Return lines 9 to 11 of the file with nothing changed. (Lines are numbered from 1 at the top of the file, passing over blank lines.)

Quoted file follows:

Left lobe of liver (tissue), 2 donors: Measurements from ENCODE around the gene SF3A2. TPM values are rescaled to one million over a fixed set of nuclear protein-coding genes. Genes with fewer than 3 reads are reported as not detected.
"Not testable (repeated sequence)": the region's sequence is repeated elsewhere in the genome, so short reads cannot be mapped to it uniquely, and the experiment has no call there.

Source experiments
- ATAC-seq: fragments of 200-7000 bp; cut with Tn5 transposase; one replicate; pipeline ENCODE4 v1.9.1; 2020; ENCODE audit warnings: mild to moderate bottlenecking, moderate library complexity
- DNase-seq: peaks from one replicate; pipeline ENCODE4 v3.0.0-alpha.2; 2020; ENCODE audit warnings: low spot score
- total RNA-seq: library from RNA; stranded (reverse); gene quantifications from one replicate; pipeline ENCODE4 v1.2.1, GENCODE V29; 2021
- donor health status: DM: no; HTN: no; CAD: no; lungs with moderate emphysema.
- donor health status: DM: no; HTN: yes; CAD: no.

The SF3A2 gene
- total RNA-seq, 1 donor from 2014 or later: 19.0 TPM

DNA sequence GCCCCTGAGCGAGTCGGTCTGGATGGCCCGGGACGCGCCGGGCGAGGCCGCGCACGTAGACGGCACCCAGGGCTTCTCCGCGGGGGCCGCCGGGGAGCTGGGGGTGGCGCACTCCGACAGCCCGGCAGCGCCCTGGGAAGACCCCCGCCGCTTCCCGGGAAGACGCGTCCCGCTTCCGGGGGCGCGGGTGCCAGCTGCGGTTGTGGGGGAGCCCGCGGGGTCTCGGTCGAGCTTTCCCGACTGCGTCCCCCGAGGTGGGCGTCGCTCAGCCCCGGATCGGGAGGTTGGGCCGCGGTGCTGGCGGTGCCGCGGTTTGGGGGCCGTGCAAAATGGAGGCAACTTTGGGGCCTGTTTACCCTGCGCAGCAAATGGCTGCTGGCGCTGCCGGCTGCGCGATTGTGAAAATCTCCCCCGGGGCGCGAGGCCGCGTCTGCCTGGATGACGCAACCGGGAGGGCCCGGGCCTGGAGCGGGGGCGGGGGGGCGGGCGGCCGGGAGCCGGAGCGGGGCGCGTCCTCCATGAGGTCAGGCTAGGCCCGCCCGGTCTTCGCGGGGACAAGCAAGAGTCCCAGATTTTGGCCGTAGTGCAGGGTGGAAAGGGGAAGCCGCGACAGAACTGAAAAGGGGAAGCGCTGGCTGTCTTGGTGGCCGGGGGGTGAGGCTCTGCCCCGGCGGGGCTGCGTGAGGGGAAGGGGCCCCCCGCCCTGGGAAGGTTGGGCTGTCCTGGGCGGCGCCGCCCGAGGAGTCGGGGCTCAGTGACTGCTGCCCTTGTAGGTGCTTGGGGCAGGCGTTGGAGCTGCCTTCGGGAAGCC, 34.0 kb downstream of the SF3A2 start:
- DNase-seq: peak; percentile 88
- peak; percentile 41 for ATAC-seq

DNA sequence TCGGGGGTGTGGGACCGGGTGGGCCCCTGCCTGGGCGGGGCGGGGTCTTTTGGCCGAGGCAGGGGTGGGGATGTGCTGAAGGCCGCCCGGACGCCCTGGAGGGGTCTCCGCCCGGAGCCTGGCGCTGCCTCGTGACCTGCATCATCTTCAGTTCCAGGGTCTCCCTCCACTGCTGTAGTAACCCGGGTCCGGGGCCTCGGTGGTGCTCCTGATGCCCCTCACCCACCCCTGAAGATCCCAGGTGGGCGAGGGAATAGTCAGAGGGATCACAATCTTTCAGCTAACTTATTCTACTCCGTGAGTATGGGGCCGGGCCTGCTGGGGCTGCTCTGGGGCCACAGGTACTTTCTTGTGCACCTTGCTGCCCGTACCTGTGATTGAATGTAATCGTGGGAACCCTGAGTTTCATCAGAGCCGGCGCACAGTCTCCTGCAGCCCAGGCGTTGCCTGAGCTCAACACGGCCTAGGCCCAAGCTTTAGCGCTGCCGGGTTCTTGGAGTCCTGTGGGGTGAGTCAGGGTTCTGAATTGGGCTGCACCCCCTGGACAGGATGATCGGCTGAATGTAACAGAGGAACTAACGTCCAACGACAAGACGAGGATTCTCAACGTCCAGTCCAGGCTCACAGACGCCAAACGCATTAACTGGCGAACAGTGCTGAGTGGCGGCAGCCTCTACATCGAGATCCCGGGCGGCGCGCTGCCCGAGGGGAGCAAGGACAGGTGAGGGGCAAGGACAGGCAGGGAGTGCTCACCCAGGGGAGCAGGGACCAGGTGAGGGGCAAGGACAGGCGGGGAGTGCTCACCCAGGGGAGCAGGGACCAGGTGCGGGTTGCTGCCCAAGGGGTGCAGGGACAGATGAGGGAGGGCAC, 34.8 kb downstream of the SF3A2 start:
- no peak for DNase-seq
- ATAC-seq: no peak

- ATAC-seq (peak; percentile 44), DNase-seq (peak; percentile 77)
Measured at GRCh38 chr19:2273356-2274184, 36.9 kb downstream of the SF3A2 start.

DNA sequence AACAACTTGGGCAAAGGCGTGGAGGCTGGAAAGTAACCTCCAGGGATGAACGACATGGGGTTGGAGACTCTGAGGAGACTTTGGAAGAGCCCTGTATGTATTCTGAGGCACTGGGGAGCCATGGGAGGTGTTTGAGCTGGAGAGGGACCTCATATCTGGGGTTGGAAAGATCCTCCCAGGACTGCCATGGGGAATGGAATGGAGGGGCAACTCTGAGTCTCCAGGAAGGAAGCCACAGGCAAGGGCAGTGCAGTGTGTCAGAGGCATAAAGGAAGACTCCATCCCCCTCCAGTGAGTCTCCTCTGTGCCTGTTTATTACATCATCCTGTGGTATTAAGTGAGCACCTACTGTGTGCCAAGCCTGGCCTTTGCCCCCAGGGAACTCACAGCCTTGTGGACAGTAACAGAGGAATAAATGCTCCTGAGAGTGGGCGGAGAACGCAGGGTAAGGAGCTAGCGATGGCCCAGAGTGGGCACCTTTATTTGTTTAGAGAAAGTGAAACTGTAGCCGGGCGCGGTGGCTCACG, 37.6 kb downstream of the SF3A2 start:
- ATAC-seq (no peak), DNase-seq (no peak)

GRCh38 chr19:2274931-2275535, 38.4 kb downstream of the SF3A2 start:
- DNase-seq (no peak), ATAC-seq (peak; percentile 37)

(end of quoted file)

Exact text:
The SF3A2 gene
- total RNA-seq, 1 donor from 2014 or later: 19.0 TPM

DNA sequence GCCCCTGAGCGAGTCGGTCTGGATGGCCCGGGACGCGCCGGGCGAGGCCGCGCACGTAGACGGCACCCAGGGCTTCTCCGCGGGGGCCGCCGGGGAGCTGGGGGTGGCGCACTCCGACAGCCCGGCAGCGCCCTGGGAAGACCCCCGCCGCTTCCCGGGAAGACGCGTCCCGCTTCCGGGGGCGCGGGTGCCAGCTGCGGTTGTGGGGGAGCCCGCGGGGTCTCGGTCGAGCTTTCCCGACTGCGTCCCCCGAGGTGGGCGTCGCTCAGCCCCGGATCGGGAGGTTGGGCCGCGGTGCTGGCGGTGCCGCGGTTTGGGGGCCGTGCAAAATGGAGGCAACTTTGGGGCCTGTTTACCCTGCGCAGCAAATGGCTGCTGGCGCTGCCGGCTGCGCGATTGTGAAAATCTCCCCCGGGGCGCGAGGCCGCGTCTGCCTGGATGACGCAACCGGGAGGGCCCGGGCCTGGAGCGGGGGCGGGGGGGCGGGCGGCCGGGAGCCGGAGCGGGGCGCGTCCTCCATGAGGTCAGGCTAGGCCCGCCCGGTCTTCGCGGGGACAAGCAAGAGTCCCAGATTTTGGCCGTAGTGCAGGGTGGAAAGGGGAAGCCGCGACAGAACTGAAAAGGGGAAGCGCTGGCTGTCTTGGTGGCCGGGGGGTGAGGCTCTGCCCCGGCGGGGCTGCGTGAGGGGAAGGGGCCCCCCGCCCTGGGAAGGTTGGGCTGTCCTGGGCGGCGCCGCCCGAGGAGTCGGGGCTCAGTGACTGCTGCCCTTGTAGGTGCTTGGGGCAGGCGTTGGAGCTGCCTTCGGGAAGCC, 34.0 kb downstream of the SF3A2 start: